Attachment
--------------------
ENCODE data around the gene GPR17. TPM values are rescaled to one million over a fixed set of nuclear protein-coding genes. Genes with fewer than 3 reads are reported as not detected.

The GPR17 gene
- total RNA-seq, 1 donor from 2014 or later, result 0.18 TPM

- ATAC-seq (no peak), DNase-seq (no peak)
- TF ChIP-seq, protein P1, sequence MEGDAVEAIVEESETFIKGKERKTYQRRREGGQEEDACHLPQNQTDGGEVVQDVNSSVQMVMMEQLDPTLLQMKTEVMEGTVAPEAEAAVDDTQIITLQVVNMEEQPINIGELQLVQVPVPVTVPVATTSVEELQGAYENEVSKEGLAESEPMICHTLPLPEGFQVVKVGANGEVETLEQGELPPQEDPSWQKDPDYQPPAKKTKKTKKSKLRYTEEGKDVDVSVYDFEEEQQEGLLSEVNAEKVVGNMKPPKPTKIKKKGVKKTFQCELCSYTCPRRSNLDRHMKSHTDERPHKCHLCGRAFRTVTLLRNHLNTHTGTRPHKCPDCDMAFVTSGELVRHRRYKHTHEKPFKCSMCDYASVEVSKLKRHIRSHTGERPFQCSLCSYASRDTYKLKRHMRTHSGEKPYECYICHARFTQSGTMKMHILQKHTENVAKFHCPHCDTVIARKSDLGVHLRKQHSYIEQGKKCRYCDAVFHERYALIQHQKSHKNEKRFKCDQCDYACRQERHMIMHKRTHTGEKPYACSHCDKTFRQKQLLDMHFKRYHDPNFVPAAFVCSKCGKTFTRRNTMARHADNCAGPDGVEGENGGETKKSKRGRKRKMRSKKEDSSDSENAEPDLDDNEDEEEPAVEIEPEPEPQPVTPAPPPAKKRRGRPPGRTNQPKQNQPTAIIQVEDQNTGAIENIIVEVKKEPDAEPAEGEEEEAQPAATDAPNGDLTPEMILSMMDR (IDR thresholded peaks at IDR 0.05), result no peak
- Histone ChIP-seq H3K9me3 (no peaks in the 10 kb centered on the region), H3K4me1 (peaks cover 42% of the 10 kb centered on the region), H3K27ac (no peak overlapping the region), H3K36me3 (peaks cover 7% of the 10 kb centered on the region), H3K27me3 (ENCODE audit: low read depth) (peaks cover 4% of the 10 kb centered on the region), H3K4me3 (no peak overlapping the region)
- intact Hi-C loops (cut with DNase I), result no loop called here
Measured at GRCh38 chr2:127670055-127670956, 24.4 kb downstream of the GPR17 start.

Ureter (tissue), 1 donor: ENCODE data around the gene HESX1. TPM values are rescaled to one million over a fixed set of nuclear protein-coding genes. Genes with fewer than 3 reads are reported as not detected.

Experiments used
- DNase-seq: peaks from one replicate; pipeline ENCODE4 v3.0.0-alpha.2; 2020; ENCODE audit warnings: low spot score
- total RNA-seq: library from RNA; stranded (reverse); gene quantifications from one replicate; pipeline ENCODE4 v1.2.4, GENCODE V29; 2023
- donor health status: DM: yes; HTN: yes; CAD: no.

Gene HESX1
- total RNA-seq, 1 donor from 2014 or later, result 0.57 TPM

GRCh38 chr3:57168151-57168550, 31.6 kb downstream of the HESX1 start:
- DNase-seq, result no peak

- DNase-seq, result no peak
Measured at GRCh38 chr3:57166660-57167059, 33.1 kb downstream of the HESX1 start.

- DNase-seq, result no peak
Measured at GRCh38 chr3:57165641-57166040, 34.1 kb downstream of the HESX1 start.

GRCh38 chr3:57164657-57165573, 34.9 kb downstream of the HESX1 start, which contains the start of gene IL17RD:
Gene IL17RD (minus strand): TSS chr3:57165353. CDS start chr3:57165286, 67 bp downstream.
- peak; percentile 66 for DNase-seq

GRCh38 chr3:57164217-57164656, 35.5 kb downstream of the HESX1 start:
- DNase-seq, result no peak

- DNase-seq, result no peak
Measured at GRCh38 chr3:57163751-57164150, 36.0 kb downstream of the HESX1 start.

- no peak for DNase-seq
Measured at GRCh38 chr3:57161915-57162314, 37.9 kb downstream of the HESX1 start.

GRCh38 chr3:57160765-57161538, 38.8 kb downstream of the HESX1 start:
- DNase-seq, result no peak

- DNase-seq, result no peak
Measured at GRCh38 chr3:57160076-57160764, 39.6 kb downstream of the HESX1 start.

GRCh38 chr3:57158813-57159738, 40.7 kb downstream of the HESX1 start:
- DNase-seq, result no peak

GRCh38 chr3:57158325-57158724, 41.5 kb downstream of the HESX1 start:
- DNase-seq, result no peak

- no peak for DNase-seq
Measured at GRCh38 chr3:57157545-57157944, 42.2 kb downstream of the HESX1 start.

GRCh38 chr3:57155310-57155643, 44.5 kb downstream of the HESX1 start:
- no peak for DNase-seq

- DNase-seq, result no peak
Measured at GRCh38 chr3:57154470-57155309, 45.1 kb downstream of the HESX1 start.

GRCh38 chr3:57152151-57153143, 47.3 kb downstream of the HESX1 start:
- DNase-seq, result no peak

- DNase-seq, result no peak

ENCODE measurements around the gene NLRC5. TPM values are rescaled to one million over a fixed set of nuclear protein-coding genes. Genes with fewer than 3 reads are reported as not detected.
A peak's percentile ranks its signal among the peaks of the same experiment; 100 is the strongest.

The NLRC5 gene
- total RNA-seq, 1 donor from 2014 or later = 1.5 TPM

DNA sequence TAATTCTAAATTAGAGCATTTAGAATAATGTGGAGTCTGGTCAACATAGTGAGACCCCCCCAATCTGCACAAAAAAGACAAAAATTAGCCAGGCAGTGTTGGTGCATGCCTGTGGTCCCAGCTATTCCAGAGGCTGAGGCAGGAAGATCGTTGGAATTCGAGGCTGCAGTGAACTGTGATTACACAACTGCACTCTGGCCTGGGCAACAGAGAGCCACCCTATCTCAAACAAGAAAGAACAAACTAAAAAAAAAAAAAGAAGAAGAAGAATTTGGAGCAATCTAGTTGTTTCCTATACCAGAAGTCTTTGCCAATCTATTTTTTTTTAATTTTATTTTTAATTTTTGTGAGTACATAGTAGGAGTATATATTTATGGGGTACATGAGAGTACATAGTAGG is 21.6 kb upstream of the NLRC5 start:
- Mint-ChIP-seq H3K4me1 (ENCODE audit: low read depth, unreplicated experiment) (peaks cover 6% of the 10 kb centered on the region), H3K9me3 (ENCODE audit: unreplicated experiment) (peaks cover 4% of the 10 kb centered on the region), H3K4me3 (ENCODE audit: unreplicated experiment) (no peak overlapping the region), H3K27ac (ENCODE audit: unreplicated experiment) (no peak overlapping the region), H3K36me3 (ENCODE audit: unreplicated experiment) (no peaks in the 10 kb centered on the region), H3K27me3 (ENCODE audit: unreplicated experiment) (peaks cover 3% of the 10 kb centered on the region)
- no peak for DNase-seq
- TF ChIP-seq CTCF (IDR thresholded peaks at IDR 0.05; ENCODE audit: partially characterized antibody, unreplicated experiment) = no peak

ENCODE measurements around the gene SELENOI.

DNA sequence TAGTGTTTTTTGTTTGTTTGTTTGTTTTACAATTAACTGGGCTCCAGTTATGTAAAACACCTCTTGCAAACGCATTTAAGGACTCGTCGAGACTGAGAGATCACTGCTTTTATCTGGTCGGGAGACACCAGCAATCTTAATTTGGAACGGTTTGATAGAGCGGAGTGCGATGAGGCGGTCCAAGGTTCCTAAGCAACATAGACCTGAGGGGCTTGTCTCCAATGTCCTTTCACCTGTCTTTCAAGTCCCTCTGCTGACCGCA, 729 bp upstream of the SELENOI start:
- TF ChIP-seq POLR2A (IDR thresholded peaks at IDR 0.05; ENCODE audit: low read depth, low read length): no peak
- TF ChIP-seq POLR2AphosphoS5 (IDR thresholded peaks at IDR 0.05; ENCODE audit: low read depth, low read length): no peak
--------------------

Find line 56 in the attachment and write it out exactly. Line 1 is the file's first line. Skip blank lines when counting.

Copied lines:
ENCODE measurements around the gene SELENOI.